CeePrompt! Computer Connection

Don't space out your hard drive

September 15,1997

Cathi Schuler

Consider the following scenario: It's 11:00 PM and you're printing the final draft of tomorrow's big marketing proposal when your computer displays this message: "Unable to print - Insufficient disk space". While your first reaction might be "What does printing have to do with disk space?" a deeper question emerges. "What's hogging all the hard disk space on my computer"?

In response to the first question, available hard disk space has everything to do with printing and many other processes, since Windows reserves a piece of your hard disk to swap tasks, such as printing, in and out of memory. If you are running dangerously low on available storage space, your system performance will drop to a snail's pace and one day the overburdened PC will simply refuse to boot.

Don't confuse RAM or memory with hard disk space. RAM is your electronic desktop where all computing tasks take place. It's completely empty when your system is shut off, whereas the hard disk safely stores program and data files regardless of whether the system is powered up or not. It's very easy, however, to unwittingly accumulate extra files that can clutter the hard disk and eventually bog down system performance.

The first step is analyze your hard disk and determine its total disk capacity, used space and free space. In Windows 95, open My Computer and click your RIGHT mouse button on the C: drive icon. Click the Properties option you'll get you a colorful pie chart depicting your used disk space and free disk space. If there's only a tiny slice of pink pie left, you've got trouble brewing on the horizon.

To see which programs are taking the lion's share of disk space, open the Windows 95 Explorer and click your RIGHT mouse on each of the folder icons on the left side of the screen. Click the Properties option and you'll see how many files are in each folder and the total bytes each folder is consuming on your hard disk.

Don't be surprised if you see your Internet and E-Mail programs taking up large chunks of hard disk real estate. You're web browser stores a portion of every page you visit in a folder called "Cache", thereby allowing web pages to load faster the next time you revisit them. To free up an overburdened hard disk, you can "purge" the cache from within your browser software and also set limits as to how much space the cache consumes.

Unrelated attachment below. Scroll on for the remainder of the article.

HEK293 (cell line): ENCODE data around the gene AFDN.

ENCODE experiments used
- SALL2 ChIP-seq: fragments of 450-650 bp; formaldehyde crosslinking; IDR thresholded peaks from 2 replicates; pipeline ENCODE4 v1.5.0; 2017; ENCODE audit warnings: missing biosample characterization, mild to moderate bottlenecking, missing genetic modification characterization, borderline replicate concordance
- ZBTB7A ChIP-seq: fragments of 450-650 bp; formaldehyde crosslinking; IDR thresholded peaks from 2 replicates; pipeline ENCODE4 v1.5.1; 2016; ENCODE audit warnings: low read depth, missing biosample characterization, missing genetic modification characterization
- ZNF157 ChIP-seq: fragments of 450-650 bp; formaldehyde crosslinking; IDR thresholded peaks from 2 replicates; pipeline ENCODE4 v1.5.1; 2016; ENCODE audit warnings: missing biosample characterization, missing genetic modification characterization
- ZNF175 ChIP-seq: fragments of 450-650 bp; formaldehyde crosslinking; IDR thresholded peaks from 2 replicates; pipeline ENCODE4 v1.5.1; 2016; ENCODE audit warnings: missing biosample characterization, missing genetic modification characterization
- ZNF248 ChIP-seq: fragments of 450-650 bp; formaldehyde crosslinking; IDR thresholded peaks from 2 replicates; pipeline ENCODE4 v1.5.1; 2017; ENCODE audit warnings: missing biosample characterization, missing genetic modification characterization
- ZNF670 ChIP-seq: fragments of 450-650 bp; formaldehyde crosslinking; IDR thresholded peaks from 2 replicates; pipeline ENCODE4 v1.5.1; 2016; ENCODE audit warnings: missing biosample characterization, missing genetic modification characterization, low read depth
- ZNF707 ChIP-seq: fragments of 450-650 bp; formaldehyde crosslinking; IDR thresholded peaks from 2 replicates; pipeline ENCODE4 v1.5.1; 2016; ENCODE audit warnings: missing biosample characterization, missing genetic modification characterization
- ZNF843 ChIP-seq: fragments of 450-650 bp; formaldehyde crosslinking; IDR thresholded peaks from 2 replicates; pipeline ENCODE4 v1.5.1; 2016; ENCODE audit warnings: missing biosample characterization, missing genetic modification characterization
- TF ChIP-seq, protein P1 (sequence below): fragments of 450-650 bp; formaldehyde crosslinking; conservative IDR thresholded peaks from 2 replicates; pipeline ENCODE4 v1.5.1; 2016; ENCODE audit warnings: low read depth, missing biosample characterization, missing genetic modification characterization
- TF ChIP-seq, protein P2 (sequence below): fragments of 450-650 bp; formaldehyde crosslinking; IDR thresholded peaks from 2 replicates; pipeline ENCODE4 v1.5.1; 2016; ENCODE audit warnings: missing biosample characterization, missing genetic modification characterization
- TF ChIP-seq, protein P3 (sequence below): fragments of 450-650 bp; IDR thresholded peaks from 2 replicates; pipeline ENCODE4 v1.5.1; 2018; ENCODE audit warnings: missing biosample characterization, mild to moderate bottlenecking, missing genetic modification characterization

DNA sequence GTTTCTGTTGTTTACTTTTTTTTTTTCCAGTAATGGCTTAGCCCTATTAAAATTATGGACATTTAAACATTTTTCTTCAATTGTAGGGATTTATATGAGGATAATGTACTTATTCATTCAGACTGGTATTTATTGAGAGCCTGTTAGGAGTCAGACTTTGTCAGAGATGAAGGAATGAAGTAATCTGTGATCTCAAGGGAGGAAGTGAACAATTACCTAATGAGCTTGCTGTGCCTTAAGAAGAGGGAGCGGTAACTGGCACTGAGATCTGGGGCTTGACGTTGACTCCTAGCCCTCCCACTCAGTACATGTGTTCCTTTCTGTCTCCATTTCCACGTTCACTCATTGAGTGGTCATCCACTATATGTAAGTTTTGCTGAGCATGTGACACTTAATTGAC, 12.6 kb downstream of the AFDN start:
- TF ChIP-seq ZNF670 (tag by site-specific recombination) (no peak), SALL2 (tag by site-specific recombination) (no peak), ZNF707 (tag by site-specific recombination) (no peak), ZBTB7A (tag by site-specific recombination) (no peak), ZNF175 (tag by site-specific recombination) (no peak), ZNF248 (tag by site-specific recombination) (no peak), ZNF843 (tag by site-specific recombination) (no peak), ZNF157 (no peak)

Web pages also transfer "cookies" to your hard disk to store information about you and your interests so that you are readily recognized the next time you visit a particular website. If you find a cookie folder on your hard disk, you can safely delete its contents while maintaining some anonymity on the Web as well.

Another source of wasted disk space might be your e-mail folder. The first time I checked my mail folder, I was shocked to see that it was occupying 80MB of hard disk space! I didn't have 80MB of text-based e-mail! I did, however, neglect to "compact" the e-mail folders after I'd deleted old posts. It's not enough to simply delete files from within your mail software because phantom files continue to lurk around your hard disk.

The process of compacting folders sweeps clean all these phantom files and reclaims the hard disk space that was previously occupied by ghosts. You can usually find the Compact command under the File menu in most e-mail programs. Be sure you compact your America Online files as well by choosing Personal Filing Cabinet from the File menu and select Compact PFC as an option.

Did you know that when you open a file attachment from an e-mail post, the file is usually saved to a Temp directory, either under the Windows folder or perhaps under your browser folder? These files can accumulate unnoticed until you've got a good chunk of byte space occupied by files you'll never use again, so check these folders and clean them regularly. You can always use the Save As command to save one of these attachments to a working data directory when you first read them.

It's also a good idea to periodically check the Add/Remove Programs option from the Windows 95 Control Panel. This dialog box lists all the 95 programs on your PC and provides the option of safely uninstalling unwanted applications. This is an efficient way of dumping pre-installed software that you're never going to use. Keep a special eye out for unwanted children's programs and games since these are notorious byte hogs.

Keeping a diligent eye out for old and extraneous files will help keep your hard drive at peak performance. Next article: Tools for maintaining a clean hard disk.


Cathi Schuler owns a computer literacy training/consulting company, Cee Prompt! She is a co-author of computer textbooks and can be reached by e-mail at cschuler@uop.edu or cschuler@ceeprompt.com or by mail c/o The Record, P.O. Box 900, Stockton, CA 95201. She is on the Internet at: http://www.ceeprompt.com. Click here for past archived columns.
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